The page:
But the ways that today's artists express poverty are different. Whereas Lange and her contemporaries tended to ennoble the poor, now, says Hazelwood, "there's more of an attempt to at best show solidarity." Some of the contemporary posters in the exhibit depict mass mobilization and solidarity with the displaced. Contemporary artists, says Hazelwood, have approached their work as a call to action from society and the government, as opposed to New Deal artists, whose focus was on portraying our common humanity.

And while many of the show's photographs reveal the gritty reality of life among today's street people, Hazelwood points out that there is also a hidden face of homelessness: people living in cars, shelters, fleabag hotels. "The problem of homelessness is [lack of] housing," says Hazelwood. "That's central." He adds, "What we see on the street is the bottom [rung] of poverty in the city. So I've tried to incorporate different realities and ideas of homelessness."

Says executive director David Crosson, CHS is about making history a part of our contemporary lives -- which are themselves a product of our past. "We want to be part of a contemporary dialogue about contemporary issues," he says, explaining CHS's enthusiasm about launching this art exhibit, which will travel on to other museums in California until 2011. "Unfortunately, there's nothing more contemporary than homelessness." He adds, "This art is not just good art: it'll make you think about how art changed people, and how it may change you. Which is kind of cool."

Among the material from CHS' collection that will appear only in the San Francisco leg of the tour is photographer Ira Nowinski's "No Vacancy" series, which documents the displacement of residents due to South of Market redevelopment -- ironically, in the very location where CHS, Yerba Buena Center for the Arts and other arts institutions exist today.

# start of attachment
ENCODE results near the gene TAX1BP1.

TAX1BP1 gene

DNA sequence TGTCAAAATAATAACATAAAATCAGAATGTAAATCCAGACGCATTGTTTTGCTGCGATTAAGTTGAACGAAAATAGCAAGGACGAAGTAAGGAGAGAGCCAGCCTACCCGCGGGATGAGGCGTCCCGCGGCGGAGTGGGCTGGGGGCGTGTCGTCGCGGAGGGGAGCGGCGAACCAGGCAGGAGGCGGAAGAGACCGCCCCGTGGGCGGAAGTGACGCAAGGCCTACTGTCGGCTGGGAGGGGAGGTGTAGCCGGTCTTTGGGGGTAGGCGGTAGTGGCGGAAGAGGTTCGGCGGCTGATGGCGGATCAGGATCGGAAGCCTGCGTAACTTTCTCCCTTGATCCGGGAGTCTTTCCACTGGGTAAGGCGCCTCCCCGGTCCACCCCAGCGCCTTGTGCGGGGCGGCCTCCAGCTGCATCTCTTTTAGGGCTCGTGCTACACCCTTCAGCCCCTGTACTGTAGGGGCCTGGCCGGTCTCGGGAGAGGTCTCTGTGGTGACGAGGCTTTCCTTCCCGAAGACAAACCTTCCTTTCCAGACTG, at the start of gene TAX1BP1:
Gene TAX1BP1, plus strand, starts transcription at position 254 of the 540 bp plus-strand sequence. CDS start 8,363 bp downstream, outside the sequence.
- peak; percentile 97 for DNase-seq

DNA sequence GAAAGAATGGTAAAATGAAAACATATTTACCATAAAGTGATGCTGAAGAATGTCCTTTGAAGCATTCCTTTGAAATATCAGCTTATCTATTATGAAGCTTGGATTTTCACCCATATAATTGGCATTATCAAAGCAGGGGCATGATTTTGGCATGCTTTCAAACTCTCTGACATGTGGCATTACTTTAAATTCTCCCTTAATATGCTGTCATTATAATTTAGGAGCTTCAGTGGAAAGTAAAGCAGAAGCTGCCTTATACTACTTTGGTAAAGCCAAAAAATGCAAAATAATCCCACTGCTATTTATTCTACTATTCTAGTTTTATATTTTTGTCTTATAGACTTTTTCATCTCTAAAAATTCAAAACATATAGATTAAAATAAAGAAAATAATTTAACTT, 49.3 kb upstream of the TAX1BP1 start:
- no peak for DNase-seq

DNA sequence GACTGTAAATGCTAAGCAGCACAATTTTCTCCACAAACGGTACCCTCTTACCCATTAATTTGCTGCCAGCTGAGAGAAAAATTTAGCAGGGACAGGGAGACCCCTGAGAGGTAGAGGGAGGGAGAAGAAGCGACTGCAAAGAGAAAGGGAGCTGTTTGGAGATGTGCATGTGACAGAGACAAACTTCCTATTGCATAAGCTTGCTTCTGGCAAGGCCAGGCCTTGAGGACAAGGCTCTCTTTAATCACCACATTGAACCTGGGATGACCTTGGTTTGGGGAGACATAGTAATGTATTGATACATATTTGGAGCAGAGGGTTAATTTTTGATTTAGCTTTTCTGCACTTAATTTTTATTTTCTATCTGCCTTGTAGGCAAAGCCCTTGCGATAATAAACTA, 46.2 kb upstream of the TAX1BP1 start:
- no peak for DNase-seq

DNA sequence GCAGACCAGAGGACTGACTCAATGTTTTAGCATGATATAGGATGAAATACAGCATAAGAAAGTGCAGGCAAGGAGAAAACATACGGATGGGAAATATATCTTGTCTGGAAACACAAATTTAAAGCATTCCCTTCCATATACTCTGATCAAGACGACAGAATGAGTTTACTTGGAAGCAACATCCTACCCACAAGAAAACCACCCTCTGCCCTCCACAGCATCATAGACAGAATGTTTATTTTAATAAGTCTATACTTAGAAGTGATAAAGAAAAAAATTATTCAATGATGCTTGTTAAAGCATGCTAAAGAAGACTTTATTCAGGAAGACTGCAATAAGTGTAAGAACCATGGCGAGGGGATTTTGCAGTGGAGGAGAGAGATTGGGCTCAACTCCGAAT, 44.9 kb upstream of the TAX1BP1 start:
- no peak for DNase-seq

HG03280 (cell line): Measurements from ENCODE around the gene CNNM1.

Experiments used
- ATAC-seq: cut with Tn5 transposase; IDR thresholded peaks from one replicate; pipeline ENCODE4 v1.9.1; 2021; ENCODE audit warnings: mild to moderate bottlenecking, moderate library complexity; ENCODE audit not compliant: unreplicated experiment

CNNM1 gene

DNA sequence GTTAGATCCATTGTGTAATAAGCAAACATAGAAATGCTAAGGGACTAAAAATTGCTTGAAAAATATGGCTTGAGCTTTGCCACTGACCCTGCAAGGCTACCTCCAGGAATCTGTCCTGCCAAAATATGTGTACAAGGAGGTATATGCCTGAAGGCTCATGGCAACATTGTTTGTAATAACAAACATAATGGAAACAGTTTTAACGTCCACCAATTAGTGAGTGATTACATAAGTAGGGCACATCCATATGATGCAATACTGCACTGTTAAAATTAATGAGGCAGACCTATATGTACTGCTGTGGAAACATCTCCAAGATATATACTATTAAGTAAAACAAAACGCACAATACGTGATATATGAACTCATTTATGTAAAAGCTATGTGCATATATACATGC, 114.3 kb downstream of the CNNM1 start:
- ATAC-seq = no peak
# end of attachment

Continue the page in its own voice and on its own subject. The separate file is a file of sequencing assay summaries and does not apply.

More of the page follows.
Other works on display bear particularly evocative titles. Among the contemporary ones: Eric Drooker's painting "Under Bridges"; Claude Miller's screenprint "Housing Crisis, Condition: Critical"; Jane "in vain" Winkelman's painting "The New Drop Dead Welfare Center." And from the Depression: Albert Potter's woodcut "Brother Can You Spare a Dime."

Hazelwood points to two particularly emblematic artworks. One is a photo by Lange of a family, "probably Okie," in a car; the baby, on mother's lap, clutches a Pepsi bottle with a nipple on it. Hazelwood contrasts that with David Bacon's contemporary photo of indigenous farmworkers from Mexico in a migrant camp in San Diego, with a mother holding a baby. "Both show strong, noble people in very different situations, 75 years apart," he says. "They are what the show is about -- where we are now, and where we were then."

And, he adds, the works in this exhibit are great art. "The WPA art was maligned for years after the Depression," he says. "It was considered lowbrow. Since the 1980s, [this art] has become extremely important again in American history. A lot of the artists considered unimportant then are now the subject of mass interest. And a lot of new, interesting work is being done by artists who are becoming more politically engaged, and not only in the issue of homelessness."

As McGraw comments, "People are looking to the new administration. Will there be a New Deal? And will it affect artists?"

Hobos to Street People: Artists' Responses to Homelessness from the New Deal to the Present, Feb. 19-Aug. 15, California Historical Society, 678 Mission St. Free. 357-1848. www.californiahistoricalsociety.org


About the author

Jean Schiffman is a San Francisco-based freelance arts and entertainment writer.


Resource Library editor's note

The above article was published in Resource Library on March 12, 2009, with permission of the author, which was granted to TFAO on March 11, 2009.

The article was written in connection with the exhibition "Hobos to Street People: Artists' Responses to Homelessness from the New Deal to the Present," on exhibit at the California Historical Society, http://www.californiahistoricalsociety.org/, February 19 - August 15, 2009. "Hobos to Street People" is a traveling exhibition organized by the California Exhibition Resources Alliance.

To view images from the exhibition provided by Western Regional Advocacy Project, please click here.